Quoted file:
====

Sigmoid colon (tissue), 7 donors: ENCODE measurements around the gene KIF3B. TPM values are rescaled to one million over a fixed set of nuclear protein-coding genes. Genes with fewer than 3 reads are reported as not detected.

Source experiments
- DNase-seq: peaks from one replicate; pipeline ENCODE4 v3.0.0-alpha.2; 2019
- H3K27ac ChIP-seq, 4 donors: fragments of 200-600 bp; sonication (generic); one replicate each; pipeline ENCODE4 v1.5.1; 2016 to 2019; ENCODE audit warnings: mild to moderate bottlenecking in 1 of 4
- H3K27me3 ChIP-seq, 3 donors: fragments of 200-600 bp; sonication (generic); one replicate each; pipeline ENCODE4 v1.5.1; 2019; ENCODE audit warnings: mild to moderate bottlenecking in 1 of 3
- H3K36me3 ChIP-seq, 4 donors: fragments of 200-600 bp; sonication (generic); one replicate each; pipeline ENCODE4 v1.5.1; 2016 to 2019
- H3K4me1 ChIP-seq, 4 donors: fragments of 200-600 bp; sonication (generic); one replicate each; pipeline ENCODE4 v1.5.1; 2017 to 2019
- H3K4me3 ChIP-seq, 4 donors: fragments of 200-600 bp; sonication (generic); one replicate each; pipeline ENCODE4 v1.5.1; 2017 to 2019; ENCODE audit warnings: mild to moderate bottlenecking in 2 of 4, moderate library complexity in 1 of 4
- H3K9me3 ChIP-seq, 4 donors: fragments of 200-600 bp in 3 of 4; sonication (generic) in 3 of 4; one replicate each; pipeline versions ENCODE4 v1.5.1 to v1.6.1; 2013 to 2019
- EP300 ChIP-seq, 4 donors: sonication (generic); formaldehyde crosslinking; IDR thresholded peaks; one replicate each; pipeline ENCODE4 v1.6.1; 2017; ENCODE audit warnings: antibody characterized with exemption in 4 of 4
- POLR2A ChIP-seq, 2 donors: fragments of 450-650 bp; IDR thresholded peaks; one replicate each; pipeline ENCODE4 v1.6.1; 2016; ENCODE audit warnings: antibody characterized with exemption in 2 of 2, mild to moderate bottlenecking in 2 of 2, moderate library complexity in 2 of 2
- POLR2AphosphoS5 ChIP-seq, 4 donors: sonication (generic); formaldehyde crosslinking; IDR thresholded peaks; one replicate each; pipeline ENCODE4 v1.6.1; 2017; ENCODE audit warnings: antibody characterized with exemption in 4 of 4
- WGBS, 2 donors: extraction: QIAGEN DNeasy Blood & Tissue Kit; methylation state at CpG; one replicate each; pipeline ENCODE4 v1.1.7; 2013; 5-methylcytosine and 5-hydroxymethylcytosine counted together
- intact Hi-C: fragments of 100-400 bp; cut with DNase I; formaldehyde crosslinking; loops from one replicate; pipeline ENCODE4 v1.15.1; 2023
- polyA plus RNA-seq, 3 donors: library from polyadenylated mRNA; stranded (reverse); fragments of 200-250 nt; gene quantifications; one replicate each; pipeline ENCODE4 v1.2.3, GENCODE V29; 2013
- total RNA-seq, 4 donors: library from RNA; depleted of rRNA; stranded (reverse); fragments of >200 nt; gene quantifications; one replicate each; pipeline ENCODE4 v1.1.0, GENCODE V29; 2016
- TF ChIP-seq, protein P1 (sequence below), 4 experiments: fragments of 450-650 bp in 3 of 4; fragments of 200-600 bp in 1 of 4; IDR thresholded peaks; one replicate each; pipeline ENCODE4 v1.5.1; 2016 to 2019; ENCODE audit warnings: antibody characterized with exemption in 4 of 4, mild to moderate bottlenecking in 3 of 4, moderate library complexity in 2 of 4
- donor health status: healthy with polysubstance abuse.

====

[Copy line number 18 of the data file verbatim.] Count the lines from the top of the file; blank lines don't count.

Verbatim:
- donor health status: healthy with polysubstance abuse.